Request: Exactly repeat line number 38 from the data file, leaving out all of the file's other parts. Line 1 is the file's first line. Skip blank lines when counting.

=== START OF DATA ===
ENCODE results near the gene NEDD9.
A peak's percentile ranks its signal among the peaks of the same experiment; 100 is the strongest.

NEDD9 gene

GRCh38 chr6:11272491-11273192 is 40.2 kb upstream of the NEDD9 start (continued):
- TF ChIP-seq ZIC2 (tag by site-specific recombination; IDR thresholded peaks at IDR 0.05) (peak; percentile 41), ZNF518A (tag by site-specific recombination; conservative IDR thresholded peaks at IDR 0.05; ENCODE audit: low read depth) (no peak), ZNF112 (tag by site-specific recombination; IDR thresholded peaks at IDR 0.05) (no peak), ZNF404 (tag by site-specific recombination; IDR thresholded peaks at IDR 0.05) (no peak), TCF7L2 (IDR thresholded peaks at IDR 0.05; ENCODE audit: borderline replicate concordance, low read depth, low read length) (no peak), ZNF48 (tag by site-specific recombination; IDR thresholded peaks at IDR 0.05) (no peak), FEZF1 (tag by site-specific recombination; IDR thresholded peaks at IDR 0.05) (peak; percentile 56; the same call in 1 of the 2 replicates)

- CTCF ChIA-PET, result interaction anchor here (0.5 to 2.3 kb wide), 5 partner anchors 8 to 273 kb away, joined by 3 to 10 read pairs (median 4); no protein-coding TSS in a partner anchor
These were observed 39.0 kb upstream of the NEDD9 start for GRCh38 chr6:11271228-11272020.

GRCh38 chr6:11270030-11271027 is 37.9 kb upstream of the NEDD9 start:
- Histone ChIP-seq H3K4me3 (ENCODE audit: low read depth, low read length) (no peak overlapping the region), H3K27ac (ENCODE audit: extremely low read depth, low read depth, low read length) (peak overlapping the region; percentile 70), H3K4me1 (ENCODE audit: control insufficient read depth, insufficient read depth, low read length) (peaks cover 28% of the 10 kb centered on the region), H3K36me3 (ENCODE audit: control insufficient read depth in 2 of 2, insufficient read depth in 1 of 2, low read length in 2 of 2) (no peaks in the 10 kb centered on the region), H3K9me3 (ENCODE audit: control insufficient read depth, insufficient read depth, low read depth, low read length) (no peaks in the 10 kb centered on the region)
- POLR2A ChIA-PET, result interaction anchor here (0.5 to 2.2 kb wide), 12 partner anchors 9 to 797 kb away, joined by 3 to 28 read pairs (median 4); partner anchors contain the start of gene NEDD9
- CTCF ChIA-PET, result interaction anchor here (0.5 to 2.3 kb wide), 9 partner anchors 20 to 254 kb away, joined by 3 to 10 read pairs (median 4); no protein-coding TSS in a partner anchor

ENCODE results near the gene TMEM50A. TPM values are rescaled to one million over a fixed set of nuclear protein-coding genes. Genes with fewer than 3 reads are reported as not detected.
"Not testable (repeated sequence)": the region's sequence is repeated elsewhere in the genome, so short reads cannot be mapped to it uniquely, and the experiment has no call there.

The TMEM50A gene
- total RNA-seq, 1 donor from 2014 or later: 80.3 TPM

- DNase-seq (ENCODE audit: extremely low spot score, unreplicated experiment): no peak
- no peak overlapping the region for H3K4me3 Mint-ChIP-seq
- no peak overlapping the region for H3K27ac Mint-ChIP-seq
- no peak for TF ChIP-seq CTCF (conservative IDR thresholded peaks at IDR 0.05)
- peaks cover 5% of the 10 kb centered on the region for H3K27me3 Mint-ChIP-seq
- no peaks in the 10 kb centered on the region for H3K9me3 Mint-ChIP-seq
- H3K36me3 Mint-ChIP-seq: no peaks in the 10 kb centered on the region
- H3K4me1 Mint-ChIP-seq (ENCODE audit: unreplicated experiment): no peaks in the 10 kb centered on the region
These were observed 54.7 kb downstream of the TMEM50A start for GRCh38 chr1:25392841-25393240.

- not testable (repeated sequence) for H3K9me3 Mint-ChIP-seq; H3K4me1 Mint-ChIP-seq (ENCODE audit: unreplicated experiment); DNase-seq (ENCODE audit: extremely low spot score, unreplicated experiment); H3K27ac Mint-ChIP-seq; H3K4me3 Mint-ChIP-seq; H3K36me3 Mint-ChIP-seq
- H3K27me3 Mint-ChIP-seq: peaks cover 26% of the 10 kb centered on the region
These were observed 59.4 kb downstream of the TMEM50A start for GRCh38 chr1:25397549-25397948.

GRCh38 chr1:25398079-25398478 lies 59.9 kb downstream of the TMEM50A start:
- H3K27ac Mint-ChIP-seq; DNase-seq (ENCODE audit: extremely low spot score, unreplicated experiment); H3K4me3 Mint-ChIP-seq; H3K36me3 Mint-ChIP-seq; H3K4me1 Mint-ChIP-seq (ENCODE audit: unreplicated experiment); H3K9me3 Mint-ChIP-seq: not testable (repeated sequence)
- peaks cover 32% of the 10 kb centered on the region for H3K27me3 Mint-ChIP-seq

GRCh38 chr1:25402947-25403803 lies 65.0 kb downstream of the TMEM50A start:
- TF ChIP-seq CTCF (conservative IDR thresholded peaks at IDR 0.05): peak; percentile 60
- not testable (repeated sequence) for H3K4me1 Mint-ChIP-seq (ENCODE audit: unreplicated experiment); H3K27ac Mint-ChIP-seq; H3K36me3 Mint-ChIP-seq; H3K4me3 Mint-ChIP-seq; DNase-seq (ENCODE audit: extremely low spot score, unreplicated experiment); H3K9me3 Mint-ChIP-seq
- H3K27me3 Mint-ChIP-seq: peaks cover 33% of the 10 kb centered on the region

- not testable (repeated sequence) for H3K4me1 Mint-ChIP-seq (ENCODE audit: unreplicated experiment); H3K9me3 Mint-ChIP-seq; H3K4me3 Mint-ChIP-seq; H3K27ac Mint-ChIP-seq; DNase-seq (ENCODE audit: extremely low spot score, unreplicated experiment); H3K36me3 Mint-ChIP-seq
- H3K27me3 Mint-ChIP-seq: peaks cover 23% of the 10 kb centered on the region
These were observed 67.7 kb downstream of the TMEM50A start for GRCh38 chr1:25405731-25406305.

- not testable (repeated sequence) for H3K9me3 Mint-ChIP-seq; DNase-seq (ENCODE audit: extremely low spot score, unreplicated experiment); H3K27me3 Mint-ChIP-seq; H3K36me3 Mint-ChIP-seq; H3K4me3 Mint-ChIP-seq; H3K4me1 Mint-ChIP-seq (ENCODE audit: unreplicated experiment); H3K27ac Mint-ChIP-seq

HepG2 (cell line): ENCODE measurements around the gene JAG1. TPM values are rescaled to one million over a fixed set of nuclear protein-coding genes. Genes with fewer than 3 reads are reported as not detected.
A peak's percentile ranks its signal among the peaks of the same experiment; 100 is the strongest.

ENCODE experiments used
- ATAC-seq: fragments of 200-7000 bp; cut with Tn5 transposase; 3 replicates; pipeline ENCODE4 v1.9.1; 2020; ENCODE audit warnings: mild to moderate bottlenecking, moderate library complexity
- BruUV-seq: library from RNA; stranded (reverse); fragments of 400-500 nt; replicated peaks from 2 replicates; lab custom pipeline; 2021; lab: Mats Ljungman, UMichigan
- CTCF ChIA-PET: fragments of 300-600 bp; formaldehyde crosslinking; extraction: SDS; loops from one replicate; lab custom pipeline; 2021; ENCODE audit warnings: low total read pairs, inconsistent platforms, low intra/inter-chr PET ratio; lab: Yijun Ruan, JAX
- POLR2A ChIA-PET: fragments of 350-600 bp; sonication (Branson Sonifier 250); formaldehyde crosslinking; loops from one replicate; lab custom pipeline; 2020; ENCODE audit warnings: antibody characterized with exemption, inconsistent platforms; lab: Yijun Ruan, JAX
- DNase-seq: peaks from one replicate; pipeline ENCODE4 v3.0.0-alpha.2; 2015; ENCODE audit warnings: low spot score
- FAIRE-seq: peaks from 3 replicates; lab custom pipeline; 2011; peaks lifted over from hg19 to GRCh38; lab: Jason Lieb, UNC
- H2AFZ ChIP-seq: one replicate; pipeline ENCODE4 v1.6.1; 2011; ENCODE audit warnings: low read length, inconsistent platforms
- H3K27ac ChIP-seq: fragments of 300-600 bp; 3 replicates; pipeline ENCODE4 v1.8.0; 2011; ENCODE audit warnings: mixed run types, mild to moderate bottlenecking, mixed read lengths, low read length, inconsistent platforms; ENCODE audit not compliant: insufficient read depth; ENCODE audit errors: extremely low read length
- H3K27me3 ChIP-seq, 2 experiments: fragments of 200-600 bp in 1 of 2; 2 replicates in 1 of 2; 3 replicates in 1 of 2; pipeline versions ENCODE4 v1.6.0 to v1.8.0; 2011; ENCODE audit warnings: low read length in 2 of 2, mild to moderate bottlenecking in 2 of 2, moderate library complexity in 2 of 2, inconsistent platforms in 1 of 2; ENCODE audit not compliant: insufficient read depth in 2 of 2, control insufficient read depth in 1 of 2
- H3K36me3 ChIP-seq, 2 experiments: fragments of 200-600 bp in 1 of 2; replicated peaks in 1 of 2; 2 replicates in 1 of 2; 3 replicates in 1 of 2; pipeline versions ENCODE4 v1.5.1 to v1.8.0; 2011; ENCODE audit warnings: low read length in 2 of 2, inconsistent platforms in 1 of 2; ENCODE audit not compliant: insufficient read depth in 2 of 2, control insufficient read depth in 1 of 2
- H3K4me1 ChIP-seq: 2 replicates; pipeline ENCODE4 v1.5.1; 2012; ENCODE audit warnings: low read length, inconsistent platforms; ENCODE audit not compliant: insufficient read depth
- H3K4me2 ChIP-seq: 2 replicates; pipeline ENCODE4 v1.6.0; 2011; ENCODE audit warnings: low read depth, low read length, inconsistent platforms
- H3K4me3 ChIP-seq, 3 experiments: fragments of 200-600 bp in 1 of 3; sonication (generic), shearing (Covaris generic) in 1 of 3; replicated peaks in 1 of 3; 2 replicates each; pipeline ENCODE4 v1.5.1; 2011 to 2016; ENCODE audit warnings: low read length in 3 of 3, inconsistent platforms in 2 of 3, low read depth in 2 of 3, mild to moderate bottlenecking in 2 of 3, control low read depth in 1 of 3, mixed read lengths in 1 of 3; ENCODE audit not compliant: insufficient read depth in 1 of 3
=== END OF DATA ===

- not testable (repeated sequence) for H3K9me3 Mint-ChIP-seq; DNase-seq (ENCODE audit: extremely low spot score, unreplicated experiment); H3K27me3 Mint-ChIP-seq; H3K36me3 Mint-ChIP-seq; H3K4me3 Mint-ChIP-seq; H3K4me1 Mint-ChIP-seq (ENCODE audit: unreplicated experiment); H3K27ac Mint-ChIP-seq